Asian Homo erectus converges in time

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Re-evaluation of the age of Zhoukoudian, a prominent site of Homo erectus occupation in China, prompts a rethink of the species' distribution in both the temperate north and the equatorial south of east Asia.

The Zhoukoudian cave system, discovered in 1918 near the outskirts of modern-day Beijing, is one of the prize sites in palaeoanthropology (Fig. 1). It has produced a long sequence of well-preserved Homo erectus fossils and stone tools, unique in northeast Asia, that have been dated variously to between 0.4 million and 0.6 million years (Myr) ago. In their report on page 198 of this issue, Shen and colleagues1 push back the age of Zhoukoudian's lowest occupation level to 0.78 Myr ago. The new age estimate is consistent with the cold-climate fauna found within the locality's lowest levels, and it also correlates with revisions in the regional chronology of H. erectus sites2,3,4,5,6. Overall, the recent studies suggest that the onset of glacial cycles brought the open-land habitats in which H. erectus thrived.

Figure 1: Prize site — the western wall of the main excavation at Zhoukoudian.


This is all that remains of the massive, decades-long excavation that produced the fossils of 50 Homo erectus individuals and thousands of stone artefacts.

The first fossils of H. erectus were found at Trinil in Java, Indonesia, in 1892 by Eugène Dubois. It was Dubois who coined the name 'erectus', based on a thigh bone that indicated upright posture7. Homo erectus had a heavily armoured and thickened skull, with an adult brain size in the 650–1,250-cm3 range8 — the equivalent value for modern humans (H. sapiens) is 1,100–1,800 cm3. Homo erectus stood 145–180 cm tall9, walked fully upright with a modern-like human footprint10, and used stone tools. The species is easily distinguished from H. sapiens by its distinctive torso, which was much more barrel-shaped and larger in volume11.

Fossil evidence now points to an origin of H. erectus about 2.0 Myr ago in equatorial Africa, followed by dispersal northwards and eastwards into Eurasia8. Incontestable evidence of that dispersal comes from the site of Dmanisi (Transcaucasia, Republic of Georgia) at 1.75 Myr ago and from southeast Asia (Java) by 1.6 Myr ago. Homo erectus survived to as late as 0.35 Myr ago in continental east Asia, and isolated populations persisted longer on the Indonesian archipelago. One group on Java, commonly known as 'Solo Man', may have survived until 50,000 years ago12.

As far as east Asia is concerned, Zhoukoudian has yielded 17,000 stone artefacts and fossil evidence for more than 50 H. erectus individuals8, and so provides a singular window on the life of H. erectus in the region's temperate north. Over the past several decades, discoveries in the surrounding basins and plains have broadened our knowledge, yet Zhoukoudian remained a temporal and environmental outlier. Surrounding Zhoukoudian are the open basins and plains comprising the H. erectus homeland at 40° N latitude. To the northwest, the lake-bed sediments of Hebei Province hold scattered open-air occupation sites (Maliang, Cenjiawan, Donggutuo, Xiaochangliang). To the southwest, Shanxi Province has yielded cranial remains of H. erectus at Gongwangling (Fig. 2, overleaf). Although these areas never saw glacial ice, glacial periods brought cooling and drying conditions. Open habitats, exemplified by grasslands and mixed steppes, expanded during glacial periods. Such environments favoured large grazing animals, with H. erectus being one of several large predators.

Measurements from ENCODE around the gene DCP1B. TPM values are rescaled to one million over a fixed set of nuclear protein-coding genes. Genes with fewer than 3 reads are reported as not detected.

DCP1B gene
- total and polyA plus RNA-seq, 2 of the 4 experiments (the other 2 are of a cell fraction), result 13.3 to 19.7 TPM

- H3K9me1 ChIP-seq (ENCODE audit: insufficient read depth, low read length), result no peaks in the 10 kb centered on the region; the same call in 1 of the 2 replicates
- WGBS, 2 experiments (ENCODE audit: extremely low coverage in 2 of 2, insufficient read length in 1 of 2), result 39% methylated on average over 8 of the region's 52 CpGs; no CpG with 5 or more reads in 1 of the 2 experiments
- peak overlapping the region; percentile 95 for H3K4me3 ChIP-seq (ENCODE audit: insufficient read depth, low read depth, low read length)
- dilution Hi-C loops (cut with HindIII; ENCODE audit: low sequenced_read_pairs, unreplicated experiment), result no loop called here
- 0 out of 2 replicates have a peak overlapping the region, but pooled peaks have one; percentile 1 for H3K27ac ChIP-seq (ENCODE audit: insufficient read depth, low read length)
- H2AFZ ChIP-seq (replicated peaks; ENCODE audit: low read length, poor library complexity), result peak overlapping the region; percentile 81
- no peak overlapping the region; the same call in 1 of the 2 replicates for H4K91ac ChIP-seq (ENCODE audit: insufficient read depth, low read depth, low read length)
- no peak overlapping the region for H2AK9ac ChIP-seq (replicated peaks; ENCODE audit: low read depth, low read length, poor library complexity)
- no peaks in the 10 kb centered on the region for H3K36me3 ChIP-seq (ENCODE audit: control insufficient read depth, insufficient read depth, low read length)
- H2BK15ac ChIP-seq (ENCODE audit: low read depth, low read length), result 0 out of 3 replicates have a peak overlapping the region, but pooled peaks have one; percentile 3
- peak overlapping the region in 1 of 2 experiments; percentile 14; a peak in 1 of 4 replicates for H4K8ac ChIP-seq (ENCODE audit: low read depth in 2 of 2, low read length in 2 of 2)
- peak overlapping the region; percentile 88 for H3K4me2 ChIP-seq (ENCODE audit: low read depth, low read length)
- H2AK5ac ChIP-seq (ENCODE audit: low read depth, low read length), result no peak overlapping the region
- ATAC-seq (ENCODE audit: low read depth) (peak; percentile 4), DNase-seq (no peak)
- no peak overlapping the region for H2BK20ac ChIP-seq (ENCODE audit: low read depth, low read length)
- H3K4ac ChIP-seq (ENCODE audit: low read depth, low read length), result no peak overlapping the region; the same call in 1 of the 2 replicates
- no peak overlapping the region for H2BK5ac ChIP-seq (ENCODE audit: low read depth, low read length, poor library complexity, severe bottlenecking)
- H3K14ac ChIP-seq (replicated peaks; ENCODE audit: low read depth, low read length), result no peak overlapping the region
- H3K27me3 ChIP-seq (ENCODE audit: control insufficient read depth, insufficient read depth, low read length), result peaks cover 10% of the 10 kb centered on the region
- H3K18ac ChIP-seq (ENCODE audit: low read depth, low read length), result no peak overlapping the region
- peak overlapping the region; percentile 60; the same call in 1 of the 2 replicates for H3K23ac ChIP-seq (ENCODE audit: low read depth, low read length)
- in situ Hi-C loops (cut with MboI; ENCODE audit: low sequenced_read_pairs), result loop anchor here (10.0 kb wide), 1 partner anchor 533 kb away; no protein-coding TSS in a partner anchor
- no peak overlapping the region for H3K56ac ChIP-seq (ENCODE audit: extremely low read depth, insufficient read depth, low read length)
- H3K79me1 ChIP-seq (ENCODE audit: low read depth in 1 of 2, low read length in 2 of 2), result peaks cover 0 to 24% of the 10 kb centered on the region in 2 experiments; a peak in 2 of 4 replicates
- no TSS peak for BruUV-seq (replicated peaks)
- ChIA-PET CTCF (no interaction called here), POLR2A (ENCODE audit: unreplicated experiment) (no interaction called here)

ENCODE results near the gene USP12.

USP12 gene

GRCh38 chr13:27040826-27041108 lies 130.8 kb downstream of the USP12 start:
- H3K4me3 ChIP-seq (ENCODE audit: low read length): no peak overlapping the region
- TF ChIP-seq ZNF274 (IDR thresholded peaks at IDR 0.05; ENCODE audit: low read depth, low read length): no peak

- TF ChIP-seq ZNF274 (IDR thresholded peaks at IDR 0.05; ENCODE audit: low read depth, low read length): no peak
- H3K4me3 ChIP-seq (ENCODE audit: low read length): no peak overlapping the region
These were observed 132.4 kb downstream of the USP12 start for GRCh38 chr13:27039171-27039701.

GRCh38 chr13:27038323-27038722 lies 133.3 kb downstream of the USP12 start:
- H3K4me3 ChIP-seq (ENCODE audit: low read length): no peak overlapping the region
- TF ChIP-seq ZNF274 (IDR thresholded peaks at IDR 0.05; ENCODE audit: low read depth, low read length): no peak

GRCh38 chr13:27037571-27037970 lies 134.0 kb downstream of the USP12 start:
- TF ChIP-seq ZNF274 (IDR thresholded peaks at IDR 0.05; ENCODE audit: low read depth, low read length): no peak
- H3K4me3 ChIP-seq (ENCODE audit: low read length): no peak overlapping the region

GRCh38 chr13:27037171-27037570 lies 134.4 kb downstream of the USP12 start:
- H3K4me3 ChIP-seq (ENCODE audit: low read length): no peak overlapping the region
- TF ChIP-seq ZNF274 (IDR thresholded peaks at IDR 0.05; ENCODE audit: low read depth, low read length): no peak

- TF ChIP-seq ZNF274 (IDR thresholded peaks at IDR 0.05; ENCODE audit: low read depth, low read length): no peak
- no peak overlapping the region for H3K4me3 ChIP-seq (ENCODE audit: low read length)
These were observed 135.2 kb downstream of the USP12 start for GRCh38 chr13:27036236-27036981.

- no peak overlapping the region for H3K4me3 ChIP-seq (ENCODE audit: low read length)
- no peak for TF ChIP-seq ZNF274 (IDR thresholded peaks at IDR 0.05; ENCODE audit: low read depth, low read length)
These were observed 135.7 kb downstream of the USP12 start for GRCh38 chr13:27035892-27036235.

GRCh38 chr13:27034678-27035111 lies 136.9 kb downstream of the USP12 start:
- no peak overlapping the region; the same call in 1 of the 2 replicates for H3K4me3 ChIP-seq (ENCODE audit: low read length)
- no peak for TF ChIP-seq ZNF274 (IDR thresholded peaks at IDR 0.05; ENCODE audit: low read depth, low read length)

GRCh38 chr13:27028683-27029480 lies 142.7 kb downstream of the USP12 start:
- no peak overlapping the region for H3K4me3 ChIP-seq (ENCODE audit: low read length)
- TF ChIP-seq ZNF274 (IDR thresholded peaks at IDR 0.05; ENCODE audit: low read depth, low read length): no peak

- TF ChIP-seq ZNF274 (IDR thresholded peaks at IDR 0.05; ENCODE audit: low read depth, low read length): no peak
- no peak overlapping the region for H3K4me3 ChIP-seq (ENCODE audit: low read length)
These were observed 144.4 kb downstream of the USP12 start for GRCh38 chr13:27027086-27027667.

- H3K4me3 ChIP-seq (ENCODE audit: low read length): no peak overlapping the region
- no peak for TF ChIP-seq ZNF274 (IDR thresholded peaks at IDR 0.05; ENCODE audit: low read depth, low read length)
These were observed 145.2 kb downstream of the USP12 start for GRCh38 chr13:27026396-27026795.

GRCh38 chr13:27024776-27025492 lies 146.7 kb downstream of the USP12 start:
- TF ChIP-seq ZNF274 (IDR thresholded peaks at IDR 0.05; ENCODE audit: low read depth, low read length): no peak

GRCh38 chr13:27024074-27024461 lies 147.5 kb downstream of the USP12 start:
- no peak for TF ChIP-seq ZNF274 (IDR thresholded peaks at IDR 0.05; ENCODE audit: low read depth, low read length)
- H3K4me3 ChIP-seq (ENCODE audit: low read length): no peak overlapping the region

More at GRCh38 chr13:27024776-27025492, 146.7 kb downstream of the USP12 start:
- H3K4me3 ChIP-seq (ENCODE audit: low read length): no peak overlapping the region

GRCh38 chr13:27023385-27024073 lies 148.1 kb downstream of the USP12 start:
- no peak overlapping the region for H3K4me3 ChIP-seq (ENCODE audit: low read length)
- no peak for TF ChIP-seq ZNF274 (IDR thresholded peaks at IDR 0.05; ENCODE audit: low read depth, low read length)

Figure 2: Sites of Homo erectus fossils and artefacts in northern China and Java.


Terrestrial relief during the H. erectus period was similar to that of this digital elevation model. More recently, major watercourses, such as the Yellow River, have cut through basins (brown) and loess plateaux (grey). Global sea levels were sometimes lower than shown on the globe.

Magnetostratigraphy has been the primary dating technique for the lake and loess (wind-blown silt) deposits that harbour China's H. erectus record2,3,4,5,6. With this approach, one seeks evidence for Earth's known magnetic reversals preserved within a local sedimentary sequence; the age of a buried fossil or artefact horizon is determined by its location in the sequence. Early magnetic analyses produced impressively old ages of 1.7–1.4 Myr ago for Hebei's lake sites5,6. At nearly three times older than the previous age estimates for Zhoukoudian, it has been difficult to link the lake sites with the cave.

New work, however, is revealing the problems of open-air sedimentation rates, a crucial variable in magnetostratigraphy2. Revised ages have been provided for the Hebei sites of Maliang (0.78 Myr)4, Cenjiawan (1.1 Myr)3, Donggutuo (1.2 Myr)2 and Xiaochangliang (1.26 Myr)2, as well as for the Shanxi site of Gongwangling (1.22 Myr)2. With Zhoukoudian now estimated to be older, as reported by Shen et al.1 using an approach called cosmogenic 26Al/10Be burial dating, and the open-air sites to be younger, it seems that the early human occupation of northeast Asia began around 1.3 Myr ago. That occupation continued to at least 0.4 Myr ago based on the youngest occurrence of H. erectus at Zhoukoudian1.